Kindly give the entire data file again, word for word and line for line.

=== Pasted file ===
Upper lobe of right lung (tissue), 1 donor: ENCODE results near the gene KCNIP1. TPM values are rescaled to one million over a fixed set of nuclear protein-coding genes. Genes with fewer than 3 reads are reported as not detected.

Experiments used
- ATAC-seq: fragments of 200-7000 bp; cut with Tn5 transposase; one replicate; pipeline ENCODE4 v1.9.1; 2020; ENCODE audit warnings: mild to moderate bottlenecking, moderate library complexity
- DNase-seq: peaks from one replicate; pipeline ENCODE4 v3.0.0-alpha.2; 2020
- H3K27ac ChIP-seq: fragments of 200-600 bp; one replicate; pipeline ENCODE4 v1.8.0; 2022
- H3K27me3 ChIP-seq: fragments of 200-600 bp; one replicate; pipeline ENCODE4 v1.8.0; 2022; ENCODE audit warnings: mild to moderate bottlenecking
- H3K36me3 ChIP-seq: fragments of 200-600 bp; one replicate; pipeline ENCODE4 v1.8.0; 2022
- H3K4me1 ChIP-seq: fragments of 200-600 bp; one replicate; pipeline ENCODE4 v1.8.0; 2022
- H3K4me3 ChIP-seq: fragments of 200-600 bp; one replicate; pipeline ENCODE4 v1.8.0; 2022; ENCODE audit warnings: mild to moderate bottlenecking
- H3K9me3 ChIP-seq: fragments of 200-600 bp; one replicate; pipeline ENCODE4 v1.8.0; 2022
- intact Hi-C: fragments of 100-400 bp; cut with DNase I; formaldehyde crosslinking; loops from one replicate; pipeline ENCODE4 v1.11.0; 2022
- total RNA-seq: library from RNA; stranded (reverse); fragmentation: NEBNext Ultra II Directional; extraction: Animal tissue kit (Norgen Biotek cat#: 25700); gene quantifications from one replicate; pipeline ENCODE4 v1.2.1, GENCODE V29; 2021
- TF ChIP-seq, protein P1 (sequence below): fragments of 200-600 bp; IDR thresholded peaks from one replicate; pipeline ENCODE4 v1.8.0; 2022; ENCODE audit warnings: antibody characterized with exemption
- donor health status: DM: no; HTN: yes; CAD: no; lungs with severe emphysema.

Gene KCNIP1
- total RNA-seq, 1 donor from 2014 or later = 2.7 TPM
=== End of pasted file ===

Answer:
Upper lobe of right lung (tissue), 1 donor: ENCODE results near the gene KCNIP1. TPM values are rescaled to one million over a fixed set of nuclear protein-coding genes. Genes with fewer than 3 reads are reported as not detected.

Experiments used
- ATAC-seq: fragments of 200-7000 bp; cut with Tn5 transposase; one replicate; pipeline ENCODE4 v1.9.1; 2020; ENCODE audit warnings: mild to moderate bottlenecking, moderate library complexity
- DNase-seq: peaks from one replicate; pipeline ENCODE4 v3.0.0-alpha.2; 2020
- H3K27ac ChIP-seq: fragments of 200-600 bp; one replicate; pipeline ENCODE4 v1.8.0; 2022
- H3K27me3 ChIP-seq: fragments of 200-600 bp; one replicate; pipeline ENCODE4 v1.8.0; 2022; ENCODE audit warnings: mild to moderate bottlenecking
- H3K36me3 ChIP-seq: fragments of 200-600 bp; one replicate; pipeline ENCODE4 v1.8.0; 2022
- H3K4me1 ChIP-seq: fragments of 200-600 bp; one replicate; pipeline ENCODE4 v1.8.0; 2022
- H3K4me3 ChIP-seq: fragments of 200-600 bp; one replicate; pipeline ENCODE4 v1.8.0; 2022; ENCODE audit warnings: mild to moderate bottlenecking
- H3K9me3 ChIP-seq: fragments of 200-600 bp; one replicate; pipeline ENCODE4 v1.8.0; 2022
- intact Hi-C: fragments of 100-400 bp; cut with DNase I; formaldehyde crosslinking; loops from one replicate; pipeline ENCODE4 v1.11.0; 2022
- total RNA-seq: library from RNA; stranded (reverse); fragmentation: NEBNext Ultra II Directional; extraction: Animal tissue kit (Norgen Biotek cat#: 25700); gene quantifications from one replicate; pipeline ENCODE4 v1.2.1, GENCODE V29; 2021
- TF ChIP-seq, protein P1 (sequence below): fragments of 200-600 bp; IDR thresholded peaks from one replicate; pipeline ENCODE4 v1.8.0; 2022; ENCODE audit warnings: antibody characterized with exemption
- donor health status: DM: no; HTN: yes; CAD: no; lungs with severe emphysema.

Gene KCNIP1
- total RNA-seq, 1 donor from 2014 or later = 2.7 TPM